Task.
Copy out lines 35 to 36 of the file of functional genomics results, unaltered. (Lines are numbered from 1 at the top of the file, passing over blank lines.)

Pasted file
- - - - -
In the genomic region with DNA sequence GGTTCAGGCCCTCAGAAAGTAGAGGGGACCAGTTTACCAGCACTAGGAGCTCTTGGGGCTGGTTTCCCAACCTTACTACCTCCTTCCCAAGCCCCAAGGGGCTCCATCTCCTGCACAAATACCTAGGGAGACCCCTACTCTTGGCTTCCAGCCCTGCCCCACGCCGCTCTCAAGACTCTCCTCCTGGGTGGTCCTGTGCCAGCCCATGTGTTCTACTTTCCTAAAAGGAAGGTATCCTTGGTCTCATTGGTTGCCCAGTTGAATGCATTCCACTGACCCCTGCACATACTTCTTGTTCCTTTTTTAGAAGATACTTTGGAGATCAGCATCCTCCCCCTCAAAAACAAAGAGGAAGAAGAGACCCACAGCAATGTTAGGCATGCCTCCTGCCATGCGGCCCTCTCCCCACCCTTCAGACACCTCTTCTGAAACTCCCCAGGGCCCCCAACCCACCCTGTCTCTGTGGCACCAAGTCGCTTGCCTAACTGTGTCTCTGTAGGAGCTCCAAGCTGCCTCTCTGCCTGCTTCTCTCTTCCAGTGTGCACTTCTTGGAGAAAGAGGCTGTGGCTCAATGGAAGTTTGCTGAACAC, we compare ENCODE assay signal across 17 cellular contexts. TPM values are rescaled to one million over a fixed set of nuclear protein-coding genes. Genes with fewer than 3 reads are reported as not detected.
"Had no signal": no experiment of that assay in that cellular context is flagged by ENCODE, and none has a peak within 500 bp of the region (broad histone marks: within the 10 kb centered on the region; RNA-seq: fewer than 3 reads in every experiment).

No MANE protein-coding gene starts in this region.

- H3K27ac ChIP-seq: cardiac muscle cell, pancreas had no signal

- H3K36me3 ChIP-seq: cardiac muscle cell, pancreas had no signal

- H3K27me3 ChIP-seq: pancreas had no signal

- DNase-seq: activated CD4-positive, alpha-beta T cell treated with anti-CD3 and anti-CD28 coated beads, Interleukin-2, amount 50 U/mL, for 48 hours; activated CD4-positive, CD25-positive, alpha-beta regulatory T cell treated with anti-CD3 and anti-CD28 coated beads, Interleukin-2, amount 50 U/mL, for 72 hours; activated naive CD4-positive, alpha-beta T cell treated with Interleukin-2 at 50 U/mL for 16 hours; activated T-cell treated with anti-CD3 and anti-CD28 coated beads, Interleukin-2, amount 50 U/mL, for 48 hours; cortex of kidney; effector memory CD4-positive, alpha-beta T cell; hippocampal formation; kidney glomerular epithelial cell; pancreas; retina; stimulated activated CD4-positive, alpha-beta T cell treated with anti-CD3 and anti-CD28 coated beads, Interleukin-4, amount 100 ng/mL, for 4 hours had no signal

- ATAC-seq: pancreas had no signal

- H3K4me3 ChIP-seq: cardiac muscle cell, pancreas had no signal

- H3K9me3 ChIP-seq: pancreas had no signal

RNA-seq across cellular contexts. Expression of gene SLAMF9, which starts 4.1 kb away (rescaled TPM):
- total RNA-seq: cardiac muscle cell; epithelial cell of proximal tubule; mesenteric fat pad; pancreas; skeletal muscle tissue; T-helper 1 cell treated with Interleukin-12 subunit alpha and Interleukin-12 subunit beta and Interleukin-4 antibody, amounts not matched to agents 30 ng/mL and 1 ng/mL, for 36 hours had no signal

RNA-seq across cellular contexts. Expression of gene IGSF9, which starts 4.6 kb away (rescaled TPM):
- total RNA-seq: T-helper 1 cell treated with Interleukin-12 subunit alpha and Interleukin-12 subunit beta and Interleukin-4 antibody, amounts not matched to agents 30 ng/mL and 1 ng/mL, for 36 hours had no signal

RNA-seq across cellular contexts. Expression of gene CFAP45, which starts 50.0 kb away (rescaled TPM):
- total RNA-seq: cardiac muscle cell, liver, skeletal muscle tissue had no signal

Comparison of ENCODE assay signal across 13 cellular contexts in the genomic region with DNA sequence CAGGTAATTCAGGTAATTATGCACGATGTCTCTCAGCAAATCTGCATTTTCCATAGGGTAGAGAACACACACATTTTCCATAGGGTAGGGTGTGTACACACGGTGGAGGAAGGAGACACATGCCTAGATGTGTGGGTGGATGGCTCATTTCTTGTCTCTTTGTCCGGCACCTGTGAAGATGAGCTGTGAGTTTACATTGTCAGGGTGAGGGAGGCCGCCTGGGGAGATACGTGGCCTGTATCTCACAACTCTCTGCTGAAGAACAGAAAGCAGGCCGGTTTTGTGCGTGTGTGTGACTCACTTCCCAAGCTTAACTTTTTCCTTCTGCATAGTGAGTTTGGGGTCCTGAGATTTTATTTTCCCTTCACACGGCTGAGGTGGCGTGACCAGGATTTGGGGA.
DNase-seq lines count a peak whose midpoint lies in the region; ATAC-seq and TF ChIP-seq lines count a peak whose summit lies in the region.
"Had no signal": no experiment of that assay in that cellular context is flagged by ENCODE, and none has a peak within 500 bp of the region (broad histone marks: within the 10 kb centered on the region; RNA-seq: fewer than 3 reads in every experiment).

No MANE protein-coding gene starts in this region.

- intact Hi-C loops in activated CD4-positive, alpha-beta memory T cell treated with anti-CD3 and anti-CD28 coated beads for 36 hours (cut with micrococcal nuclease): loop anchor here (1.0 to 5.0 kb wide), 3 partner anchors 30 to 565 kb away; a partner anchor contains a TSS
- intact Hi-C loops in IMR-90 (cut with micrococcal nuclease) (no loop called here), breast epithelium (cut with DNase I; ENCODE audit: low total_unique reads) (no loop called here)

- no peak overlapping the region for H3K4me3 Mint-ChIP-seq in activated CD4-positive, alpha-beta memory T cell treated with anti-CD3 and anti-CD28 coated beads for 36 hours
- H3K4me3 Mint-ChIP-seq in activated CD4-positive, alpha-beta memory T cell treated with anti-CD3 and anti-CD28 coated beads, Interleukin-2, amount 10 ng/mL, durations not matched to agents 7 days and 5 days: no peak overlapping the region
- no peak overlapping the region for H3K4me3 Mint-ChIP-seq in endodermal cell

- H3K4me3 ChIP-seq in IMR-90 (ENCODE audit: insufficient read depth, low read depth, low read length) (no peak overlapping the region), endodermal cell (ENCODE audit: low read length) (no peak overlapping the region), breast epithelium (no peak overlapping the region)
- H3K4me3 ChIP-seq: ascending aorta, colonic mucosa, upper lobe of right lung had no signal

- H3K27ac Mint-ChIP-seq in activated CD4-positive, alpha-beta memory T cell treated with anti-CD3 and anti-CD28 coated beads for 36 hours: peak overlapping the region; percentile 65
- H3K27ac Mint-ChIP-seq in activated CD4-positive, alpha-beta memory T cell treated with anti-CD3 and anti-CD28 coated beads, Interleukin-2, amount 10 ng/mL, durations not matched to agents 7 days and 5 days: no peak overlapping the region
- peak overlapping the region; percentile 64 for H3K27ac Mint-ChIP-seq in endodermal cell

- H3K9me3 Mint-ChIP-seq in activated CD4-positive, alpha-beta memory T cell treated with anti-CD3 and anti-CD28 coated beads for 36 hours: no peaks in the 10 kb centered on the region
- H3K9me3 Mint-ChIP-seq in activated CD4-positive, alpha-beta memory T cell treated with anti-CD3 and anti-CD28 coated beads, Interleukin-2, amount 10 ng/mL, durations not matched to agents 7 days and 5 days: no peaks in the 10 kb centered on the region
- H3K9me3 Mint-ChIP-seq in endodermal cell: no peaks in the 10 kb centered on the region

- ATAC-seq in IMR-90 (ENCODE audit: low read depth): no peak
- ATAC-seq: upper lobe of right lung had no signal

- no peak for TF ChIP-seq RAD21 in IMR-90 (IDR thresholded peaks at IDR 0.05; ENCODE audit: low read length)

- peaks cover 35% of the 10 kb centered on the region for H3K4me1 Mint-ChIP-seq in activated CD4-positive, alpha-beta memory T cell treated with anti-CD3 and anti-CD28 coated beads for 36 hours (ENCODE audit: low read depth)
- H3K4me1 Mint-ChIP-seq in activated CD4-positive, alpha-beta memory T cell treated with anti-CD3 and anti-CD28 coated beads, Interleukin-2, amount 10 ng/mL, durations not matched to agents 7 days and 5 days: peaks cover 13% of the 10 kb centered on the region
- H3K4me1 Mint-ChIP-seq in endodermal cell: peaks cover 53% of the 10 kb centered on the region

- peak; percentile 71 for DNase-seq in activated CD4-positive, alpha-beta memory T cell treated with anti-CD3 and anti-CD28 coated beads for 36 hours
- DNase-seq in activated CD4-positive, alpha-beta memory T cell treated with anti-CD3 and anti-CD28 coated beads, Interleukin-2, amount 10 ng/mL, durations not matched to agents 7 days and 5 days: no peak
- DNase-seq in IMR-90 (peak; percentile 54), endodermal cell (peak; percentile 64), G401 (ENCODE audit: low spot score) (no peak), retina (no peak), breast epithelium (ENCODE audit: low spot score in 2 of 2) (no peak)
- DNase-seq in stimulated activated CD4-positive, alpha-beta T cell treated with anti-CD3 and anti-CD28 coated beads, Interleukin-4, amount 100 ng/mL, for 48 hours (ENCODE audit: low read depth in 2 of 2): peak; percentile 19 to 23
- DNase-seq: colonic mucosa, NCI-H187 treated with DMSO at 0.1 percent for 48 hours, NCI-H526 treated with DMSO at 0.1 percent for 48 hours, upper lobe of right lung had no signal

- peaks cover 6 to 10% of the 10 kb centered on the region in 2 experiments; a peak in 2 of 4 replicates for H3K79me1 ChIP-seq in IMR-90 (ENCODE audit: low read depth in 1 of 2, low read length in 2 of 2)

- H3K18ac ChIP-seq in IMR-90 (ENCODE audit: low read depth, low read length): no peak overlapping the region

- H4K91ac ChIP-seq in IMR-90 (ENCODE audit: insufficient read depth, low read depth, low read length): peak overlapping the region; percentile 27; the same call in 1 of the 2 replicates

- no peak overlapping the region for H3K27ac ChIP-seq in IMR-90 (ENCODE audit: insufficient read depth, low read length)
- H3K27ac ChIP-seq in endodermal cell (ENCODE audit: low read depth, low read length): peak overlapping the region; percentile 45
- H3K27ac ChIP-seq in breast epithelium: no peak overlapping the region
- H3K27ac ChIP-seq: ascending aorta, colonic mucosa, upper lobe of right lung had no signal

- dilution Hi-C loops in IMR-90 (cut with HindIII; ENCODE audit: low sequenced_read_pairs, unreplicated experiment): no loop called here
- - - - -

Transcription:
- ATAC-seq: upper lobe of right lung had no signal

- no peak for TF ChIP-seq RAD21 in IMR-90 (IDR thresholded peaks at IDR 0.05; ENCODE audit: low read length)